As long as there have been meetings, there have been meeting agendas. So chances are, someone in your company knows of a clean, easy-to-read meeting agenda template that you can use. But in not, consider one of these:

Agenda Template #1 – Planning

Mentor Program Planning Meeting Agenda

Location: First-floor Conference Room

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Date: November 18, 2019

Time: 1-2:30 p.m. ET

Agenda

  1. Background on Purpose of a Mentor Program, Cheryl Smith, Director, Human Resources (1-1:15 p.m.)
    • a. Evidence regarding employee engagement
    • b. Need to groom rising stars
  2. Recruitment of Mentors/Mentees, Max Marcus, Associate Director, HR (1:15-1:35 p.m.)
    • a. Other corporate models
    • b. Brainstorm criteria
  3. Mentor Program Requirements, Seth Walsh, HR Intern (1:35-1:55 p.m.)
    • a. Pros and cons of structured mentor meetings
    • b. Brainstorm requirements
  4. Implementation, Cheryl Smith (1:55-2:20 p.m.)
    • a. Timeframe for department heads to identify participants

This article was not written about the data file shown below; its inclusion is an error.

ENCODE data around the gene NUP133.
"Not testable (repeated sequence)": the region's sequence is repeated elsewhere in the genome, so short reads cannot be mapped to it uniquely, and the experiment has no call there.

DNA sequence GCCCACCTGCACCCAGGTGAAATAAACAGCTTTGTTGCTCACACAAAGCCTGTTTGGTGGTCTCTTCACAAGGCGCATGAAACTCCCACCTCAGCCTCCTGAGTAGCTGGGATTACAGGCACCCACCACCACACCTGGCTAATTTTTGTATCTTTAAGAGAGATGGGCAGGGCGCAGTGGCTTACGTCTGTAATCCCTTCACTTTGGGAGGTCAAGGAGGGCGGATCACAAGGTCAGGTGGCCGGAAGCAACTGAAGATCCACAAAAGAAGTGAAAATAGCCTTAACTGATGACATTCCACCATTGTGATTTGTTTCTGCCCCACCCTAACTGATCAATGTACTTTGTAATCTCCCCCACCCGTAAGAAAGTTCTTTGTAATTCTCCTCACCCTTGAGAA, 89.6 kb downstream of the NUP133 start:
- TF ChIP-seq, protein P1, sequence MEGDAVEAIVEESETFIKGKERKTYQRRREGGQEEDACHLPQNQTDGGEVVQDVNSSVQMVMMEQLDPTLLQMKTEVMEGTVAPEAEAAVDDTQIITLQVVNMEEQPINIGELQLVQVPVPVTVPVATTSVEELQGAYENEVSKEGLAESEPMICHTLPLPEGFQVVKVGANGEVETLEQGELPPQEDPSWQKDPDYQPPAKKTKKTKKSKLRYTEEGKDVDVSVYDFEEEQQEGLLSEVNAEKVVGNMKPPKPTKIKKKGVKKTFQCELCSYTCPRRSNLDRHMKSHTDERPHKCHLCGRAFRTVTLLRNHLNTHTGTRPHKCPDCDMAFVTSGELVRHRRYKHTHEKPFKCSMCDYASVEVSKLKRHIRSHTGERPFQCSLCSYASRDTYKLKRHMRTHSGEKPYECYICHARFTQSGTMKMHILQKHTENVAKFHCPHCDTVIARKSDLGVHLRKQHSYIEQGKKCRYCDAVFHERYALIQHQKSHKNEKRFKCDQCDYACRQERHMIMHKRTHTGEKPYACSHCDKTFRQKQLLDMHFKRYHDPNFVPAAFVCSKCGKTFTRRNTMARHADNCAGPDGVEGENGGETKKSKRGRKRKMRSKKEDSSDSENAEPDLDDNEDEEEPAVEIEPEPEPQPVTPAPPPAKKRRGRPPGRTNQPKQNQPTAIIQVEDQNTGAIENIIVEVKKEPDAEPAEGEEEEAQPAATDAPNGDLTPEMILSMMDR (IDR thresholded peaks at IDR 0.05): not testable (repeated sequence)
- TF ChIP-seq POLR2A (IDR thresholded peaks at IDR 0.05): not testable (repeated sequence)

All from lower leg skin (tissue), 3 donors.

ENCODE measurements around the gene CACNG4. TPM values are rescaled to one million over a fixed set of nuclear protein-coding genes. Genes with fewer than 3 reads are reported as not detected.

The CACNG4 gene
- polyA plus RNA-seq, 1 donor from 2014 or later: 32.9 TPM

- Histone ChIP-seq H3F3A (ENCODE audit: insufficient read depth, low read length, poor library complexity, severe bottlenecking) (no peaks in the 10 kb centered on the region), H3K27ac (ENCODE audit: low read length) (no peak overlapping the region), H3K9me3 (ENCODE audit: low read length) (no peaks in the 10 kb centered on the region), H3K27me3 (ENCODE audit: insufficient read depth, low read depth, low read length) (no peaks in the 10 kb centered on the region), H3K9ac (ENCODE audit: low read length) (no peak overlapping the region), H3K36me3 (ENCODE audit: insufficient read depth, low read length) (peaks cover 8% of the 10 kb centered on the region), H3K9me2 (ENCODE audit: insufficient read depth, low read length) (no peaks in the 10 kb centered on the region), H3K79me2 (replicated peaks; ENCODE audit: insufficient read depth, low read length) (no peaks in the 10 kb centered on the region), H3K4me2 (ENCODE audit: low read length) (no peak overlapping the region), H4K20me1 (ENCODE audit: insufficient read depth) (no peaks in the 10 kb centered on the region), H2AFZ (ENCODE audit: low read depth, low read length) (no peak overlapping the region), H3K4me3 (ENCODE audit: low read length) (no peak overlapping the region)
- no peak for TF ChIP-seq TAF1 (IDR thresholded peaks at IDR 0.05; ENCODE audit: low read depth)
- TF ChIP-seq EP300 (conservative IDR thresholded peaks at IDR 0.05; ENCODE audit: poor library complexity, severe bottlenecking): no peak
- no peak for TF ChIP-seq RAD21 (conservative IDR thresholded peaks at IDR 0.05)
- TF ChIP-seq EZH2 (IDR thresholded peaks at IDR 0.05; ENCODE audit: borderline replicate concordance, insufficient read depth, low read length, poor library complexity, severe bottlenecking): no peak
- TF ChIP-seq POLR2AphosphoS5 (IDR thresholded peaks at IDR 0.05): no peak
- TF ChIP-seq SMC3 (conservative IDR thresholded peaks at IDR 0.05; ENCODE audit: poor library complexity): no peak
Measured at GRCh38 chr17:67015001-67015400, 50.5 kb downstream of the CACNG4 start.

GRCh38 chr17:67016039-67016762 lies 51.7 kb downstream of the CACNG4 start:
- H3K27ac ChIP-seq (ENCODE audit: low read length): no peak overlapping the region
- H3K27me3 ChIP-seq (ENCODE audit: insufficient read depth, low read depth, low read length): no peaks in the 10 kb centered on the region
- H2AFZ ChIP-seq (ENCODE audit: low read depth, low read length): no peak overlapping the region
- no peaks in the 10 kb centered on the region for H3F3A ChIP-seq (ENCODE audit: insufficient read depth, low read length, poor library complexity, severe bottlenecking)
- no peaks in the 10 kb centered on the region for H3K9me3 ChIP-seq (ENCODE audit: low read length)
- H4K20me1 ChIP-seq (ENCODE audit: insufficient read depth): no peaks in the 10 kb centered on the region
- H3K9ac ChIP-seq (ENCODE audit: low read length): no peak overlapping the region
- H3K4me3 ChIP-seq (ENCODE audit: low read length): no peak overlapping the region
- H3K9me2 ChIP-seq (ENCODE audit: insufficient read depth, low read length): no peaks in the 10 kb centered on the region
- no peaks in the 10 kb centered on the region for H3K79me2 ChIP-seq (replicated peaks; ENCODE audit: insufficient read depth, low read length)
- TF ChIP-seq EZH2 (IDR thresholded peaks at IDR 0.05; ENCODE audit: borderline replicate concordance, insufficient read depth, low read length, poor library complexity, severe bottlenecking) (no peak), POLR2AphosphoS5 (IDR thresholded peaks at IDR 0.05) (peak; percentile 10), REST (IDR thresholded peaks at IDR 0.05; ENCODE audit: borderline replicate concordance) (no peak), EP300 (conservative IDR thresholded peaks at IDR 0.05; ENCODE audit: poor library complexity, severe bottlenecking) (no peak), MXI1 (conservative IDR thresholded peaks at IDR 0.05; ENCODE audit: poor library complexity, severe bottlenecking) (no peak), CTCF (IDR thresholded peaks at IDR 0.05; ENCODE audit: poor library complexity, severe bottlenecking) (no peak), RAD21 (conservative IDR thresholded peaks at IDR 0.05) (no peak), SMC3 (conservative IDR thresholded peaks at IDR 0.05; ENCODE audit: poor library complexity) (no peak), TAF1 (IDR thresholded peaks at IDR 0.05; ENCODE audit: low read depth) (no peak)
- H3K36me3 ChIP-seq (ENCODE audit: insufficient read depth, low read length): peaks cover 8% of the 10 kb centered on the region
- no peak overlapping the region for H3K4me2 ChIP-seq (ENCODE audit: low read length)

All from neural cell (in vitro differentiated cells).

• b. Pilot program rollout
      • i. 1st participant training session
      • ii. pilot program rollout
      • iii. quarterly debriefs
    • c. Program evaluation
  5. Next Steps, Max Marcus (2:20-2:25 p.m.)

Agenda Template #2 – Information

WXYZ Meeting Agenda

Objective: To create a viable list of businesses to cold call

Meeting Lead: Mary Starsky

Date: November 20, 2019

Location: 16th Floor Conference Room B

Time: 4 p.m.-5 p.m. ET

Call-in Number/Code

Agenda Items

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Introductions 4 p.m.-4:05 p.m.

  1. John Smith—Presenter 4:05 p.m.-4:20 p.m. Companies contacted
  2. Marianne Legit—Presenter 4:20 p.m.-4:35 p.m. Potential leads